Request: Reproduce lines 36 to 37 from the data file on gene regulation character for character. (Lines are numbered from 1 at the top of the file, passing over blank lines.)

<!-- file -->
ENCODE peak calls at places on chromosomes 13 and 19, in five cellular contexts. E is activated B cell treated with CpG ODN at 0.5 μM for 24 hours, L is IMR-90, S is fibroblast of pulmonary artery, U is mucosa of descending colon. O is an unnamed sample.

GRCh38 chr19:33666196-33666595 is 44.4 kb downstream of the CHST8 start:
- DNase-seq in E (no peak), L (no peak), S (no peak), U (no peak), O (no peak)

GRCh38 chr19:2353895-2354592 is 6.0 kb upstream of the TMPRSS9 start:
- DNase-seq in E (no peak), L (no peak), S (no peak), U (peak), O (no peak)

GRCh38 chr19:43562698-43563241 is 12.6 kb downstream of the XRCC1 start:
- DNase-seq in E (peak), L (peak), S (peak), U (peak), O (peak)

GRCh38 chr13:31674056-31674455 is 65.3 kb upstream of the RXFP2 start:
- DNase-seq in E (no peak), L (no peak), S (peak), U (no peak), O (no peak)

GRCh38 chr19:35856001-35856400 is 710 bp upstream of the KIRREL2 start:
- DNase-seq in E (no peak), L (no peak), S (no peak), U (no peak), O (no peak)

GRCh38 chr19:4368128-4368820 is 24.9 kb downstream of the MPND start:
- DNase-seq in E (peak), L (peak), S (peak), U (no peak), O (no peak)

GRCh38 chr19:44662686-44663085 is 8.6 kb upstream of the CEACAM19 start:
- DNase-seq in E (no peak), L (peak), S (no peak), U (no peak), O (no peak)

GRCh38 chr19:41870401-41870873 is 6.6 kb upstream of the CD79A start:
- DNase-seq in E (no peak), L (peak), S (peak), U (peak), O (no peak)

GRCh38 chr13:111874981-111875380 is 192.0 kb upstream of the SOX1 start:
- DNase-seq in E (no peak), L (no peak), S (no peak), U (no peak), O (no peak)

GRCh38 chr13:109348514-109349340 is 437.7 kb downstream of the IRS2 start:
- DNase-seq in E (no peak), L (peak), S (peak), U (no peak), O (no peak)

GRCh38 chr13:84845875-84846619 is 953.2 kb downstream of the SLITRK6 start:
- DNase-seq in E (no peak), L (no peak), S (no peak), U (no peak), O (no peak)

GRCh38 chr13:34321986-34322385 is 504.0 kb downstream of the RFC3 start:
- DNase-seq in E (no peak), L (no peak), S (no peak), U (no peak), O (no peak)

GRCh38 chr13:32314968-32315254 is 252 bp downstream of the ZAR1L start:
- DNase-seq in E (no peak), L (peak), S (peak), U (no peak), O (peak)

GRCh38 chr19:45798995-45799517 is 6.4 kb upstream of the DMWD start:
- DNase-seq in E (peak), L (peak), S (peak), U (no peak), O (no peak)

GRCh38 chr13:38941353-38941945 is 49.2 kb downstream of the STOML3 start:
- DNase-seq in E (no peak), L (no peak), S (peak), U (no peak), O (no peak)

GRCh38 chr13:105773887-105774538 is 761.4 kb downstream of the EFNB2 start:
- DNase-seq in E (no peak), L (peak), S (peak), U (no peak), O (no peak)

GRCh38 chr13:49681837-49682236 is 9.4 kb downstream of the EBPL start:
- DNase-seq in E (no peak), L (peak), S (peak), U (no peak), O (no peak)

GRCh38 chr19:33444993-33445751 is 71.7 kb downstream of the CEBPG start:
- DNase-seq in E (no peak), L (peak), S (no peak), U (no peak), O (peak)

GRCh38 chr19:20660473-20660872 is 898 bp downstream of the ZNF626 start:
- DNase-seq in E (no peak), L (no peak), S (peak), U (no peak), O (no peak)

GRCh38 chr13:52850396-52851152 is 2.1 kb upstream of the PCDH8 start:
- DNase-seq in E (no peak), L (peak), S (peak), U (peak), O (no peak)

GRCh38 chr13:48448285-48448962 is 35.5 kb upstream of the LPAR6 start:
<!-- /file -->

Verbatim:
GRCh38 chr19:33444993-33445751 is 71.7 kb downstream of the CEBPG start:
- DNase-seq in E (no peak), L (peak), S (no peak), U (no peak), O (peak)